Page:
Skills: Strategy, Enterprise/Business Analysis
1. Don’t Let IT Run The Whole Project
As both IT and the Business were major players in choosing SharePoint to solve some specific business problems, neither party should assume full responsibility or ownership for the product. It requires ongoing coordination, prioritization and updates for it to continue to be a success within the organization. Both IT and the Business need to define and refine what success looks like as the product evolves within the organization.
- Adoption starts Day #1 of every project and may include the following steps
- #1 – Involvement
- #2 – Awareness
- #3 – Ownership/Empowerment
- #4 – Engagement
- #5 – Attitude/Behavior
- #6 – Results
- The Business Users will not care what you know; UNTIL, they know how much you care
2. Requirements Gathering
Perform high-level Enterprise Analysis to identify the BIG problems and opportunities; and then understand how SharePoint can add value with solutions that can provide quicker time to market, lower costs, centralized knowledge management, competitive advantage, etc.
Then dive deeper with Business Analysis to identify the business processes that require improvements to help users work smarter not harder.
3. Custom Code
There is always a time and a place for this but usually this is not the time or the place. SharePoint is about time to market and achieving 80% of the requirments at 20% of the cost. It usually is not worth the time, effort or cost to get those additional 20% of the requirements at 80% of the cost. Identify what you want to achieve, be creative, be smart, prioritize, implement and look long-term to achieve continuous improvement in easy bite-size steps.
4. ‘Out of the box’ Features
Get a firm grasp of the total buffet line of features that SharePoint offers. The genius is in understanding the purpose of each feature, web part, list and document library and applying solutions in creative and empowering ways to your business users. It’s really not about building a feifdom; instead, it’s all about providing new functionality into the hands of your business users so they can run with it. The less IT Support required, the better!
5. Third (3rd) Party Products
The genious of SharePoint is that it is extensible; there are many 3rd party developers that have engaged with Microsoft to produce sound features that can be added into the SharePoint environment at minimal cost. These cost a fraction of what it would cost your own development team to build and provide for that quick time to market functionality.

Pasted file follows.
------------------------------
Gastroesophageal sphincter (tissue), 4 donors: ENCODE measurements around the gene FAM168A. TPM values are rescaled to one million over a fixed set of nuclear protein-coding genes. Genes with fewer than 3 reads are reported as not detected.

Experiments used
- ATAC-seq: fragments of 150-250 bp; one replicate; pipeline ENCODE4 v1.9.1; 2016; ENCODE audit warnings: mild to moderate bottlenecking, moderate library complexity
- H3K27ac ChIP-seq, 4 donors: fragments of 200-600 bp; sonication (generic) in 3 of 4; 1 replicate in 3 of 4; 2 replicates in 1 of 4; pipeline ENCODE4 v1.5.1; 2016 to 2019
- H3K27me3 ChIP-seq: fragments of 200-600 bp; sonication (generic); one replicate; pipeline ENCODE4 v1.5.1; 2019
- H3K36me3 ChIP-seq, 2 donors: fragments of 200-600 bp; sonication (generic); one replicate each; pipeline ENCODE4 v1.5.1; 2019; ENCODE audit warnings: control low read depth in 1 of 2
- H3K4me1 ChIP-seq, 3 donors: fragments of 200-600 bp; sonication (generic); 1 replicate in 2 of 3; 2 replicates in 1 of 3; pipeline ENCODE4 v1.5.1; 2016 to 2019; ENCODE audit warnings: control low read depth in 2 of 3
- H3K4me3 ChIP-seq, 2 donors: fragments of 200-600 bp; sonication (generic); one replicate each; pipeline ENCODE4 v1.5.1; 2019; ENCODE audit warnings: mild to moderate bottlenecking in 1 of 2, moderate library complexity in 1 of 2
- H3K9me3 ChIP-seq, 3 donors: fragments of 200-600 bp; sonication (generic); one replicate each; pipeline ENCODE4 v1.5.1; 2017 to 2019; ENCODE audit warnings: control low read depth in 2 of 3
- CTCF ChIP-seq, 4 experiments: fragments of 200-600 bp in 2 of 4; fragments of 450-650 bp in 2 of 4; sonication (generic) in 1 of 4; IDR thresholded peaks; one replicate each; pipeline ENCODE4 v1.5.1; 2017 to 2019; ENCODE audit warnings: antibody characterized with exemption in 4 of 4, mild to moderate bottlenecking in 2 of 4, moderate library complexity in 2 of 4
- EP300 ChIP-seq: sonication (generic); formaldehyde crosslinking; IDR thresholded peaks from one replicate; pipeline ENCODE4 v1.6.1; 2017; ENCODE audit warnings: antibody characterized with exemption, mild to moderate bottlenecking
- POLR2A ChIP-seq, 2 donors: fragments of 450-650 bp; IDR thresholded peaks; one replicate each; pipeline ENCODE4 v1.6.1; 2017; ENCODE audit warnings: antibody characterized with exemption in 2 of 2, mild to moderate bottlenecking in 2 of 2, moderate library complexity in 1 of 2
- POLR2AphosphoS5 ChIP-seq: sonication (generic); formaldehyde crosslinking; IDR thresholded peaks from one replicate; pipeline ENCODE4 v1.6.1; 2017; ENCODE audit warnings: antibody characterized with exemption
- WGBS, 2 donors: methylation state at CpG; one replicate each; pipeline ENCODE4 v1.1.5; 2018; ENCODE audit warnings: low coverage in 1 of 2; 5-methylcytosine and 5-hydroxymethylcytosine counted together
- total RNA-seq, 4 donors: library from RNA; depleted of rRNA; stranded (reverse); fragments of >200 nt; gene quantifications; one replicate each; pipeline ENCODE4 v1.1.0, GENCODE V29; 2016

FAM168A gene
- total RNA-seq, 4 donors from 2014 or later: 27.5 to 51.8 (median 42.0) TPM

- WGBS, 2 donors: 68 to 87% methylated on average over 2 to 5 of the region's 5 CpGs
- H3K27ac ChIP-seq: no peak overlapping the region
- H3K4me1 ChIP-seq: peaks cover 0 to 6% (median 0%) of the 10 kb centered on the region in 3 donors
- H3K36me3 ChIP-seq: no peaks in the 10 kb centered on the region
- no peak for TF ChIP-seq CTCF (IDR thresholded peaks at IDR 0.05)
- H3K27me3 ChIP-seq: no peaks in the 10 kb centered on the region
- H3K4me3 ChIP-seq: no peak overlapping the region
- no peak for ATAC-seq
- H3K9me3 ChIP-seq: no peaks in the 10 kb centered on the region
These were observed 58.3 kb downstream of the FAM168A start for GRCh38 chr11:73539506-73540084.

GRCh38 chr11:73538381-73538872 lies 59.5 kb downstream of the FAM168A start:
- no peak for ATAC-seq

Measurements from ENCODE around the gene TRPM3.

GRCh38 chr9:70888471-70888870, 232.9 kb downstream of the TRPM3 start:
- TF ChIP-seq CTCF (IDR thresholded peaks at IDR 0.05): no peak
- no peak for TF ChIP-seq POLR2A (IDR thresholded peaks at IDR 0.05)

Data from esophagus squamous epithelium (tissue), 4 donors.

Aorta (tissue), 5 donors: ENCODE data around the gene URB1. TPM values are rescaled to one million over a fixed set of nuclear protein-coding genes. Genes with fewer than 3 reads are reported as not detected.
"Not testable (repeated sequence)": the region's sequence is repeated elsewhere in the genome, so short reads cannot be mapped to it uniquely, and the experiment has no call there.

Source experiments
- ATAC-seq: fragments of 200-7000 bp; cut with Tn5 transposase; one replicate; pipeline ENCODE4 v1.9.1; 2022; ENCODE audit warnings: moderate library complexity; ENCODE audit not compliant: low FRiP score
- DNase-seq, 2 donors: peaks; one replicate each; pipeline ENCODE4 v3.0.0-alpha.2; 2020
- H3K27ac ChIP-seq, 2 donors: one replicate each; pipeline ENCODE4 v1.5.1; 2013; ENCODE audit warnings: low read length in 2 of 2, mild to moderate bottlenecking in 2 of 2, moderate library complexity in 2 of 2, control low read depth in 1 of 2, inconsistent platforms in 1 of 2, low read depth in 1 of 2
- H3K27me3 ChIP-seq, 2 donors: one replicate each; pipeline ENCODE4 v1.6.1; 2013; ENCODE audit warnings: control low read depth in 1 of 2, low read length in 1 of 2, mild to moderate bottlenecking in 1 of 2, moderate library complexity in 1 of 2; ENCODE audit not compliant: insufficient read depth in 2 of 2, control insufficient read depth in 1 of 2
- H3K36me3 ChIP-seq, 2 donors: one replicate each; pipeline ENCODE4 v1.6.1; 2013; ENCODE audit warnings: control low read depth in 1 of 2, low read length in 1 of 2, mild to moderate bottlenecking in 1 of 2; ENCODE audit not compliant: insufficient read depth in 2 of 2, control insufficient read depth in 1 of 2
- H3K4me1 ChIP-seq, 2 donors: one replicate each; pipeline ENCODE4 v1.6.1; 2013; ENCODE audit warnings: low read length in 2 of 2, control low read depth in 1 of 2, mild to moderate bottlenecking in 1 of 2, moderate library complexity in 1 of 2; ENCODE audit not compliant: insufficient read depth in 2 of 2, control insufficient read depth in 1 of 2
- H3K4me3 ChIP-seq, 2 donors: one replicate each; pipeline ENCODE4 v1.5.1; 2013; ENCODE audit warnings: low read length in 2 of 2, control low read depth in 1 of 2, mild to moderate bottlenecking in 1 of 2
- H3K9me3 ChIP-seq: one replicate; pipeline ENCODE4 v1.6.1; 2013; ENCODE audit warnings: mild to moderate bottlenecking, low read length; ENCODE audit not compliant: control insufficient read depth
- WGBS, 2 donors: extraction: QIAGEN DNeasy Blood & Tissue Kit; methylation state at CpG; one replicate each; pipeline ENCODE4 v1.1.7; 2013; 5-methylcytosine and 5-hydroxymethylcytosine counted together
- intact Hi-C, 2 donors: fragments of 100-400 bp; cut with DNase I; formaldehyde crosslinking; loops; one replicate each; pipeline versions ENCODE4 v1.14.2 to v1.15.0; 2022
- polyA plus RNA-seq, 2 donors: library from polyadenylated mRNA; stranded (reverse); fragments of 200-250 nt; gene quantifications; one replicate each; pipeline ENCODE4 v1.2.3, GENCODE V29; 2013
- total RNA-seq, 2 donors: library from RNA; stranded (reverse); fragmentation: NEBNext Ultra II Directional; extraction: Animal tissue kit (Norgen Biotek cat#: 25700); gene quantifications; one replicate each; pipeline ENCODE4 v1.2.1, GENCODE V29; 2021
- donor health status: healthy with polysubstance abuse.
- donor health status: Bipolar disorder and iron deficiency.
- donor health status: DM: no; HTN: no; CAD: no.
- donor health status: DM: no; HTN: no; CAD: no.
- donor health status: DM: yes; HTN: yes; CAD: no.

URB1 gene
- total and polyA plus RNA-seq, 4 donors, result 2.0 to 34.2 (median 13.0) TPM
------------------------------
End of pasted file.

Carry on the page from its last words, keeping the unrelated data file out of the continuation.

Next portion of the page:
6. Baby Steps
With the emphasis on time to market and the wave to agile rollouts of new features, endeavor to deliver enhancements in a phased approach with an emphasis on the low hanging higher ROI fruit. This will demonstrate utility, ease of use and a continuous mindset within the user community as IT works to understand the business processes and helps to remove the most painful points first.
7. End User Training
Provide a high-level overview or general awareness training to establish a baseline of understanding. This baseline must answer the BIG WHY or vision for the product within the company. Clearly state WHY this product versus some other product.
The 2nd level of training may be a Lynda.com subscription or other online training that identifies the features or functionalities by use case or topic and provides demonstrations via a simple script or video of HOW TO’s for the end user. Short scripts (< 10 steps) or videos (5 minutes or less) work best.
The 3rd level of training is to provide contextual help for the end user. For example, a user is editing a page and needs help now.
Provide a link on the page that directly links the user to a set of instructions that directly applies to page editing. They review a few topics and they are off and running down the track again.
Providing users with multiple means of awareness and training is key to the success of any product. Get them trained and they will use the product to its full potential!
Having the user submit a Help Desk ticket is not the best approach for SharePoint. Usually users are in a bind and need an answer now. A better approach is to identify the Power Users in your organization and make them visible and accessible to assist the business users. One solution may be to provide a visual map with easy to access contact information about each Power User.